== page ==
AJFF Buzzes With World Premiere of John Goldschmidt's "Dough" (**)

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Jerome Holder, Pauline Collins, Jonathan Pryce co-star in “Dough” International Emmy Sir Peter Ustinov Television Scriptwriting Award-winner Jez Freedman began his script for “Dough” with co-writer Jonathan Benson in 2009. Fast forward five years to last night, when his finished product debuted in two venues for the soon-to-be largest Jewish film festival in the world. The two remaining screenings have long been sold out, the demand due largely in part to Director John Goldschmidt’s and leading actor Jonathan Pryce’s critically acclaimed backgrounds. But Freedman and Benson are to thank for the rest; their first film together serves a compelling synopsis that elicits (pardon the pun) high expectations. Nat Dayan (Pryce) owns and operates the kosher bakery his family started in 1947. When a new landlord (Sam Cotton) threatens to squeeze him out of his property by raising the rent and supporting competitors, Nat’s falling profits suddenly look less like a slump and more like a crisis. W

Review: "Whiplash" (****½)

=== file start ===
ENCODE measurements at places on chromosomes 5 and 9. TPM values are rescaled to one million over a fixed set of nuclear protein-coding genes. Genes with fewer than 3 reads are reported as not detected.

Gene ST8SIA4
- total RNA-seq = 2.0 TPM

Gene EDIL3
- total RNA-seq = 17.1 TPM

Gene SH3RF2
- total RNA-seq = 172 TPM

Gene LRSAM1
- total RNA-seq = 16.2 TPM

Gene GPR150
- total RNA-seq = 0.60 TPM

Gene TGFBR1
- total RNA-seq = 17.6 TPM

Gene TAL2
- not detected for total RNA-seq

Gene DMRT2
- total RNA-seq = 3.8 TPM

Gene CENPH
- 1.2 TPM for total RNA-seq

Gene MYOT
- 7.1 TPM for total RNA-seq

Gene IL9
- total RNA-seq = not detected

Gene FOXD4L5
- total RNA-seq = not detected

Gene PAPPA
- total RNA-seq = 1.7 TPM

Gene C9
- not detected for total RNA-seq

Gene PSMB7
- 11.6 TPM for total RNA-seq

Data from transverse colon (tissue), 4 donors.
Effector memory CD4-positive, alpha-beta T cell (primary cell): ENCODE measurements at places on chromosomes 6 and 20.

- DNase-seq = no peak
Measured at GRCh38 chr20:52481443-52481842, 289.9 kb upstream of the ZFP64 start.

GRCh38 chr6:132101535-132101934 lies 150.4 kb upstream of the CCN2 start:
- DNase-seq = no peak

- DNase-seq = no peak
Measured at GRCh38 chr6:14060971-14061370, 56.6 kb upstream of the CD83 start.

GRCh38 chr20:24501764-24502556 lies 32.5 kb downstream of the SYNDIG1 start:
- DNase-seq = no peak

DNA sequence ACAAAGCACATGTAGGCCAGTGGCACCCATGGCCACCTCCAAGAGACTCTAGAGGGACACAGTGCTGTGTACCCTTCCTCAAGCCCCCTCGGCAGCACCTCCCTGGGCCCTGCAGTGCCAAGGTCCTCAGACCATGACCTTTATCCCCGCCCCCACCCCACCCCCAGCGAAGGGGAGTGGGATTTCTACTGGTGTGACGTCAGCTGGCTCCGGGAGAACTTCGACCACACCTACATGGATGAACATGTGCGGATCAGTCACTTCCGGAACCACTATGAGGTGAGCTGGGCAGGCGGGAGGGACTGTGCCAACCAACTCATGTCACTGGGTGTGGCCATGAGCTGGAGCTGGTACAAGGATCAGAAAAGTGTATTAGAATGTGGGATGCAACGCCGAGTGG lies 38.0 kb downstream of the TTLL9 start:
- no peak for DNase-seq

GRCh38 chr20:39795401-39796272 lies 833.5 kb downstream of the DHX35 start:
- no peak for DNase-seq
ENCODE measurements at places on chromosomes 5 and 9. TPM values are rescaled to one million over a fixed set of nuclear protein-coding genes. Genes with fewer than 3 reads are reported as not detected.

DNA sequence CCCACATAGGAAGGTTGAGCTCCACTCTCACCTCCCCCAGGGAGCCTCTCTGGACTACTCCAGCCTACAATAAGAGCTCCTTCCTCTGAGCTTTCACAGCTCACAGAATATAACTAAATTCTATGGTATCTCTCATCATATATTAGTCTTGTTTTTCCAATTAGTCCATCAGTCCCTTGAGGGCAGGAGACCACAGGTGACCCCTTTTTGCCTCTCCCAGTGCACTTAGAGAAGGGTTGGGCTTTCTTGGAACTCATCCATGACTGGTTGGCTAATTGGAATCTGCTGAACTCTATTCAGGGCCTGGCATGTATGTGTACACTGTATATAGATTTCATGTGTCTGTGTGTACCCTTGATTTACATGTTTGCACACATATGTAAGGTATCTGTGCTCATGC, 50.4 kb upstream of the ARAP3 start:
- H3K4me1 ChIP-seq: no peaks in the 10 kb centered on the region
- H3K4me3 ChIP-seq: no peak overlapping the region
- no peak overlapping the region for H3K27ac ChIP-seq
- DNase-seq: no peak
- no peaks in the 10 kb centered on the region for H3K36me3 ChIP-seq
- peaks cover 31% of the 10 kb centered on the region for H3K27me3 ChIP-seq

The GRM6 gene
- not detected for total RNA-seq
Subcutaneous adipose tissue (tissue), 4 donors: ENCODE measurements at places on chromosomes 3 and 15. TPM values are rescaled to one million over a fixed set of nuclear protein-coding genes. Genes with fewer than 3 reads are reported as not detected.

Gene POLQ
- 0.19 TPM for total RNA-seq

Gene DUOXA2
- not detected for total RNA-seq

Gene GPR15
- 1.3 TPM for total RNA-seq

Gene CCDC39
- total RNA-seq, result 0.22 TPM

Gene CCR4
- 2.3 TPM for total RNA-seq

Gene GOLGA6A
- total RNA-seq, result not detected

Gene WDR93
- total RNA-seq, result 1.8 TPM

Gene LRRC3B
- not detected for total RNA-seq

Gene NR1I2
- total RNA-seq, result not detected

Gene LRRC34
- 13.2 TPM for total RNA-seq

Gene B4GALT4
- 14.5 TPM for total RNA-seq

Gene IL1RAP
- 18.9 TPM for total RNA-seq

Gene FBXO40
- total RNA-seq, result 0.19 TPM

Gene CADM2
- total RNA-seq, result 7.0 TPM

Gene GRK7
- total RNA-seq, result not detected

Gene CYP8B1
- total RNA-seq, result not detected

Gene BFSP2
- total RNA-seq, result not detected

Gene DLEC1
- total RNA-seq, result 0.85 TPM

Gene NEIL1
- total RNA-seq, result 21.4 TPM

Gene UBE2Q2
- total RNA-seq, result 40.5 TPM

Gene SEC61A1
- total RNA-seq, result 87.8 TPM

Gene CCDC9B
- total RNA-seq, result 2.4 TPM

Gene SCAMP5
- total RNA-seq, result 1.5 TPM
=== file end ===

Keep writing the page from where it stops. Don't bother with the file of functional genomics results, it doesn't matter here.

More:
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Miles Teller and JK Simmons star in “Whiplash.” “Whiplash” was—hands down—one of the two best narratives at the 2014 Savannah Film Festival (the other being “Two Days, One Night” ). After it won both the Dramatic Jury Prize and the Dramatic Audience Prize at Sundance, a fast train of lofty expectations was set in motion—with J.K. Simmons’ Oscar campaign leading the way. Although the trailer and word-of-mouth had prepared me adequately for what to expect, I was caught off guard by just how electric this film is. Miles Teller and J.K. Simmons are singularly both very good, but it’s the dynamic between them that creates a powerful surge that courses through the film before an explosive ending. These two aren’t solely responsible for the success of “Whiplash,” however. Writer and director Damien Chazelle gives us the most focused and intentional direction in any film from 2014—and it’s only his second feature. While Linklater or Iñarritu helmed more ambitious projects that reach across t